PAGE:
This is a non-admitting named option within the Human Ecology, M.S.

Students earn the Human Ecology: Human Development and Family Studies, M.S. along the way to the Ph.D. See Human Ecology: Human Development & Family Studies, Ph.D. for admissions and degree requirements. 

Beginning fall 2017, the Human Development and Family Studies M.S. option is no longer offered as a terminal degree option to which students can apply. This degree is earned along the way to the Human Development and Family Studies Ph.D. option in Human Ecology. Students interested in pursuing a terminal master of science degree specializing in Human Development and Family Studies should apply directly to the Master of Science in Human Ecology (no named option).

Additional information is available here.

Graduate School Resources

Resources to help you afford graduate study might include assistantships, fellowships, traineeships, and financial aid. Further funding information is available from the Graduate School. Be sure to check with your program for individual policies and processes related to funding.

Program Resources

Funding opportunities for Human Ecology graduate students are available and made possible, in large part, by generous donations to SoHE. Every year, these funds are used to fund teaching or project assistantships, award academic excellence scholarships, and provide students doing their masters or doctoral research or final MFA project with conference travel scholarships and graduate research scholarships. See the School of Human Ecology Enrollment Policy on Funding Eligibility and view current funding opportunities on our program website for more information.

Minimum Graduate School Requirements

Review the Graduate School minimum academic progress and degree requirements, in addition to the program requirements listed below.

Named Option Requirements

MODE OF INSTRUCTION

Face to Face Evening/Weekend Online Hybrid Accelerated
Yes No No No No

Mode of Instruction Definitions

CURRICULAR REQUIREMENTS

Minimum Credit Requirement 30 credits
Minimum Residence Credit Requirement 16 credits
Minimum Graduate Coursework Requirement Half of degree coursework (15 credits out of 30 total credits) must be completed graduate-level coursework; courses with the Graduate Level Coursework attribute are identified and searchable in the university's Course Guide.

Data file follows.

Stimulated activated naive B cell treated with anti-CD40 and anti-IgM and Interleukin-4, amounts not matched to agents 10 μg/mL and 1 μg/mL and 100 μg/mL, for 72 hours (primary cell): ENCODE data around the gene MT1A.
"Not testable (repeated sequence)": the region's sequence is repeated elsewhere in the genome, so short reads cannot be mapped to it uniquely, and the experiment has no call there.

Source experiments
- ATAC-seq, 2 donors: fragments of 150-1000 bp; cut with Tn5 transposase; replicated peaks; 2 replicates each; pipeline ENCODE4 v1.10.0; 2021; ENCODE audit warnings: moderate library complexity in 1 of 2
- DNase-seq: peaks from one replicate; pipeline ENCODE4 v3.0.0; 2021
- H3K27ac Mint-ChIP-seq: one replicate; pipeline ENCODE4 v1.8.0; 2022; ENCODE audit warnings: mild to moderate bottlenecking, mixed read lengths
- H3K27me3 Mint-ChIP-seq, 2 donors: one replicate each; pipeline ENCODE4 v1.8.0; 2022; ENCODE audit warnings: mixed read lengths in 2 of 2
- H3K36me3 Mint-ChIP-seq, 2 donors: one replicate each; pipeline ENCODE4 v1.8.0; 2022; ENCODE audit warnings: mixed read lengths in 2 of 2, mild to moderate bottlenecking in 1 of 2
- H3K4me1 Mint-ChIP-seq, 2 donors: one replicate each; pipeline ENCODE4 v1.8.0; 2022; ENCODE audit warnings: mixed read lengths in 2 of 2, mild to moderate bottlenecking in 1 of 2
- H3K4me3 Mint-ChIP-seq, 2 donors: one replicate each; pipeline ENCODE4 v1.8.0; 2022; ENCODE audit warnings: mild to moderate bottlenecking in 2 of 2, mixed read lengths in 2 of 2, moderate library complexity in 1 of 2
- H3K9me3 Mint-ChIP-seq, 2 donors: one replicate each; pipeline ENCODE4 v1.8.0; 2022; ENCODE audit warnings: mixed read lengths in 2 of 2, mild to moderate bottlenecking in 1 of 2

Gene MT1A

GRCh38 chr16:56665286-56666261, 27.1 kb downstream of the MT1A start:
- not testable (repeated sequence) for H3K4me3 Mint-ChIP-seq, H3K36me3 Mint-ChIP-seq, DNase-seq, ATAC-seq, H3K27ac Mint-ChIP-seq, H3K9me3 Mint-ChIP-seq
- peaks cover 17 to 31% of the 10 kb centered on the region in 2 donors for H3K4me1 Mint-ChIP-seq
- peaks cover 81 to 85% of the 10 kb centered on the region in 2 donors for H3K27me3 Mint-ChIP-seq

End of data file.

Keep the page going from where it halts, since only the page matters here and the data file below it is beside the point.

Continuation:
Overall Graduate GPA Requirement 3.00 GPA required.
Other Grade Requirements The Graduate School requires an average grade of B or better in all coursework (300 or above, not including research credits) taken as a graduate student unless conditions for probationary status require higher grades. Grades of Incomplete are considered to be unsatisfactory if they are not removed during the next enrolled semester.
Assessments and Examinations Contact the program for information on required assessments and examinations.
Language Requirements Contact the program for information on any language requirements.

REQUIRED COURSES

Introductory Courses3
Special Topics in Civil Society and Community Research (Proseminar)
Special Topics in Human Ecology (Theories and Perspectives)
Basic Theory Courses6
Theory and Issues in Human Development
Family Theory I (Survey)
Research Methods & Design3
Research Methods
Statistics3
Statistics for Sociologists II (Or other course approved by advisor)
Statistical Methods Applied to Education I
Research & Thesis6
Research and Thesis
Elective Courses 19
Total Credits30

Graduate School Policies

The Graduate School’s Academic Policies and Procedures provide essential information regarding general university policies. Program authority to set degree policies beyond the minimum required by the Graduate School lies with the degree program faculty. Policies set by the academic degree program can be found below.

Named Option-Specific Policies

Graduate Program Handbook

The Graduate Program Handbook is the repository for all of the program's policies and requirements.

Prior Coursework

Graduate Work from Other Institutions

With program approval, students are allowed to count up to 9 credits of graduate coursework taken at other institutions or taken as a UW–Madison Special student. Prior coursework taken at other institutions may not be used to satisfy the minimum graduate residence credit requirement. Credits earned five or more years prior to admission to a master’s degree are not allowed to satisfy requirements.